Acquisitions & Hotel Openings

Mohonk Mountain House Appoints Barbara Stirewalt Spa Director

New, $13 million, 30,000-square-foot Spa

NEW PALTZ, NY, February 28, 2006. Barbara Stirewalt has been named Spa Director of the new, $13 million, 30,000-square-foot Spa at Mohonk Mountain House. Her devotion to indigenous spa programs and earth-friendly spa principles provides a perfect complement to the 137- year-old property, with its rich history of ecology. Located in the Shawangunk Mountains overlooking the Hudson Valley and set on 2,200 spectacular acres, Mohonk Mountain House is only 90 miles north of New York City.

With more than 20 years of experience, Stirewalt has helped open spas and fitness centers, provide concept and design development, and train hospitality staff. She most recently served as Spa Director of the Wintergarden Spa and Fitness Center at the Wintergreen Resort in Virginia.

"Stirewalt's extensive career in spas and hospitality, her love of nature, and her desire to provide guests with an experience that will nurture body, mind, and spirit in our unique setting blends all of the qualities we had hoped for in this position," said Bert Smiley, CEO and fourth generation descendant of the hotel's 19 th century founders.

Stirewalt holds a Masters of Professional Studies from Cornell University's School of Hotel Administration, along with multiple certifications in group and aquatic fitness instruction.

Coming Up In The August Online Hotel Business Review


{300x250.media}
Feature Focus
Food & Beverage: Going Casual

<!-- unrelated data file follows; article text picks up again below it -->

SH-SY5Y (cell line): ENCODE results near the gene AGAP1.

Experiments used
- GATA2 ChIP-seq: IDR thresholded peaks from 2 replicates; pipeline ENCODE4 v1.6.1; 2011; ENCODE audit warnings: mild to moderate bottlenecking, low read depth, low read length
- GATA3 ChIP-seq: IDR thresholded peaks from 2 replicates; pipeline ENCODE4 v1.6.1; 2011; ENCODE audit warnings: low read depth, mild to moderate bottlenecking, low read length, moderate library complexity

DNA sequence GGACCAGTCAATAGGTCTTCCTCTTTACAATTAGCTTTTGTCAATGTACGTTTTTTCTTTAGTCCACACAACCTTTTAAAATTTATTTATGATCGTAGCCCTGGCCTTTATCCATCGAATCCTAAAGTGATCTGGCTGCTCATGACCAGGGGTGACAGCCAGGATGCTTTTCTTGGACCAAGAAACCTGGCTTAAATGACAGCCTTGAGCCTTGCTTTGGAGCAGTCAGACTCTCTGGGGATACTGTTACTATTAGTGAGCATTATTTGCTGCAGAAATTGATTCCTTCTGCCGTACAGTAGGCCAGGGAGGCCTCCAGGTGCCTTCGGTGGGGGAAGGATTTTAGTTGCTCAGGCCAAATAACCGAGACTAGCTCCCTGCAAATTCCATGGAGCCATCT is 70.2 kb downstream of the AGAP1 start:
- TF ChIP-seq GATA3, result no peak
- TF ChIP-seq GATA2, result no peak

According to industry tracker PKF Hospitality Research, food and beverage sales represent the second- largest source of revenue for full-service hotels behind rooms. Given its financial importance, hotel operators are constantly adapting and evolving their F&B operations in order to remain current with industry trends and to meet (and exceed) guest expectations. Recent food developments which continue to proliferate include the farm-to-table movement; customized menus for those who are vegan, vegetarian, paleo or gluten-free; the appearance of smaller dishes on tasting menus; and creatively- prepared comfort foods served in more casual settings. In fact, there is a growing emphasis in the entire industry on more casual food operations. Customers are eschewing the typical breakfast-lunch- dinner/appetizer-entrée-dessert model in favor of "fast-casual" menus and service (think Panera, Chipotle or Cosi as examples). Even better if these menus are also available throughout the property, especially in social-gathering areas like the lobby, pool or bar. Some hotels are also experimenting with "pop-up" restaurants - a temporary dining option with edgy menus and design served in unexpected locations (like rooftops or lobbies) - as a way to keep things energetic and fresh. Another trend which applies to both food and wine is the option to purchase food and beverages in multiple sizes. Some operations are giving their customers the opportunity to choose - a three ounce pour of wine or a nine-ounce pour; a six-ounce filet or a twelve-ounce - the customers decide their portion size and pay accordingly. The August issue of the Hotel Business Review will document all these trends and challenges in the food and beverage sector, and report on what some leading hotels are doing to enhance this area of their business.